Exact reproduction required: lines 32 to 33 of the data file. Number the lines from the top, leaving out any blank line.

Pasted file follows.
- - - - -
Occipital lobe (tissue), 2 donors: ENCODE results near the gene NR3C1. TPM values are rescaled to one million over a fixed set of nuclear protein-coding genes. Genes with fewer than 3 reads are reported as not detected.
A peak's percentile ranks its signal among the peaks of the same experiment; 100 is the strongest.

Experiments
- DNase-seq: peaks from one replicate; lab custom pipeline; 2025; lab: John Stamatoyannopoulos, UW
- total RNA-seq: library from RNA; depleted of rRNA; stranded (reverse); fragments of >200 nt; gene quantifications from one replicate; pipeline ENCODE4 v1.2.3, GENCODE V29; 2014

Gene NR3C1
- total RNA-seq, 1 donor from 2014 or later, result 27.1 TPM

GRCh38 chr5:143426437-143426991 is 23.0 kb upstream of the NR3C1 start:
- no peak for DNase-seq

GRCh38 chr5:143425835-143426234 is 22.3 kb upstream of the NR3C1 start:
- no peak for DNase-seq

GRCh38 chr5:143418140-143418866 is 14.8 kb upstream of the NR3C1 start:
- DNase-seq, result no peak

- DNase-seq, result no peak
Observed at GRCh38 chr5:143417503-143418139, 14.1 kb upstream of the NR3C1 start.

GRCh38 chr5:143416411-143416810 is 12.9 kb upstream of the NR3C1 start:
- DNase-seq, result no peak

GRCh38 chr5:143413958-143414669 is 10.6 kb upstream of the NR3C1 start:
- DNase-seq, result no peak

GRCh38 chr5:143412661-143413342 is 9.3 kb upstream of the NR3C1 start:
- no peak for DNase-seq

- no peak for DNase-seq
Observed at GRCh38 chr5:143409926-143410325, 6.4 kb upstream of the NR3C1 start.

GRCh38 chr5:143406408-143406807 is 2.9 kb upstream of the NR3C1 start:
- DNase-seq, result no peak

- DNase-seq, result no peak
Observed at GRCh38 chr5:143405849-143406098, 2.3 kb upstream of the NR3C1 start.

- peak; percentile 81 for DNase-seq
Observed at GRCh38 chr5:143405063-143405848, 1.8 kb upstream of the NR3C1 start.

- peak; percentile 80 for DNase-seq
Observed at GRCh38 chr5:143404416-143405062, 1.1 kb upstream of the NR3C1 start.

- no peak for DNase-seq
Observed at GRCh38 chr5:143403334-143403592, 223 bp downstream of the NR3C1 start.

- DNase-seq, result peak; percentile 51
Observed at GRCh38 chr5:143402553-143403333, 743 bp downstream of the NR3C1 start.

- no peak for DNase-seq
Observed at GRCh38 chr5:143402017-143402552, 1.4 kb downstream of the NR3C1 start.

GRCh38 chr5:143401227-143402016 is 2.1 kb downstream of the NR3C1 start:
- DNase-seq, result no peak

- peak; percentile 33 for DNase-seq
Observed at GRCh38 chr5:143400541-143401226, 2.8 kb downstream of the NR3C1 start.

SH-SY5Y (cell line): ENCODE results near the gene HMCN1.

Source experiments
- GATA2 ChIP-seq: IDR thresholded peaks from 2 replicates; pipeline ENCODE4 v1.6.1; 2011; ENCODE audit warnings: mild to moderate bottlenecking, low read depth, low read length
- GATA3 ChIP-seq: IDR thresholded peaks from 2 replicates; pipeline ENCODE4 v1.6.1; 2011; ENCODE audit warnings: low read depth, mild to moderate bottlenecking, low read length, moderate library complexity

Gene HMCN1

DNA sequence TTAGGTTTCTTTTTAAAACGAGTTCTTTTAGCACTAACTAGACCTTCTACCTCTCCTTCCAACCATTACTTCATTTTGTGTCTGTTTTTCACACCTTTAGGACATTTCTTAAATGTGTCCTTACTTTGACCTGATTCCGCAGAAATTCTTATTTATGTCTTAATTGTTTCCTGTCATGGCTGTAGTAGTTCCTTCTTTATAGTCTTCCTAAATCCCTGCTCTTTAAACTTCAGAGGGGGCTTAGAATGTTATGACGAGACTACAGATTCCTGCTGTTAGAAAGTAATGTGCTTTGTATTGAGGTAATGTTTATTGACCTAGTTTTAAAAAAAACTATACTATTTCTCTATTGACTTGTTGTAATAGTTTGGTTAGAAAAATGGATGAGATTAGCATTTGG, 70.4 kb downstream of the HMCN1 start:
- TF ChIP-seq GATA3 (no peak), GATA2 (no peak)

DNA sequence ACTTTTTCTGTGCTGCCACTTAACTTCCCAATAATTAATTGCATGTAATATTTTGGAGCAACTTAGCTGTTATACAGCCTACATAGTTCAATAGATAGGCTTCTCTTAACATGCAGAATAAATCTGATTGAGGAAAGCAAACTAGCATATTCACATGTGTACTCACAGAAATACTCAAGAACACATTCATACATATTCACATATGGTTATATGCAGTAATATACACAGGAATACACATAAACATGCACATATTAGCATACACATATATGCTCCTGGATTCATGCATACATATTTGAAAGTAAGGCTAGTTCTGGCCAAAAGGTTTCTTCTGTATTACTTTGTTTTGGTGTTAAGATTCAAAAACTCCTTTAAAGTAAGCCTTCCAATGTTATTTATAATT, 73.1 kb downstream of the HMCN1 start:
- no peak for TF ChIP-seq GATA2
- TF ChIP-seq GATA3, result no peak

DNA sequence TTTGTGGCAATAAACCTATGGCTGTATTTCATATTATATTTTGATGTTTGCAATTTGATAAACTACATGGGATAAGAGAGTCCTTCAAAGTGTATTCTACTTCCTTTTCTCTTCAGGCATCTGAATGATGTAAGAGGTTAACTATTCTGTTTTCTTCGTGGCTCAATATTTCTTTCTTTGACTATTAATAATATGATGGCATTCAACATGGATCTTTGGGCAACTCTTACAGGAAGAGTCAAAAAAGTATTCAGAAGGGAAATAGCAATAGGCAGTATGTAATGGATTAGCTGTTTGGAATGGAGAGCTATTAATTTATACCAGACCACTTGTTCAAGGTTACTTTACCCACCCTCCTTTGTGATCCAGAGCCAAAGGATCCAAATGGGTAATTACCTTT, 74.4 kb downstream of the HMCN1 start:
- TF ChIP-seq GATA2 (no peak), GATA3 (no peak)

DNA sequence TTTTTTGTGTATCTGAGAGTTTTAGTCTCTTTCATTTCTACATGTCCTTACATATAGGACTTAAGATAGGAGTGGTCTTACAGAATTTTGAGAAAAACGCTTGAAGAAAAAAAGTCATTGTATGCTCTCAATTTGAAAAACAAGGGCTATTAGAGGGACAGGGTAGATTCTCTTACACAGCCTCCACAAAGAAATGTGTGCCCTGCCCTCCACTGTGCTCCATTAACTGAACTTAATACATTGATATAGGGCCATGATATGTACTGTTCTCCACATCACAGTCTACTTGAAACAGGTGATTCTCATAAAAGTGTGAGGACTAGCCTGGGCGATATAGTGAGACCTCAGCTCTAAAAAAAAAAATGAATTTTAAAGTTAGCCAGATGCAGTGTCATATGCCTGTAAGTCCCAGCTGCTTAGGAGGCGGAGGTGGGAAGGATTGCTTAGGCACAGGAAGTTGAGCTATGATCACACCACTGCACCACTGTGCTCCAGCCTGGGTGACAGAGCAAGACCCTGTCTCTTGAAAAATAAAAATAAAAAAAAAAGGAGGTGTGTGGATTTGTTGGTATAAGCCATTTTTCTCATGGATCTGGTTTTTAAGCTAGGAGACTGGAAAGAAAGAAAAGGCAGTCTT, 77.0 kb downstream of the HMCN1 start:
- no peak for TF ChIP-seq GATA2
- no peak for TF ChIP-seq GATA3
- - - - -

- no peak for DNase-seq
Observed at GRCh38 chr5:143403334-143403592, 223 bp downstream of the NR3C1 start.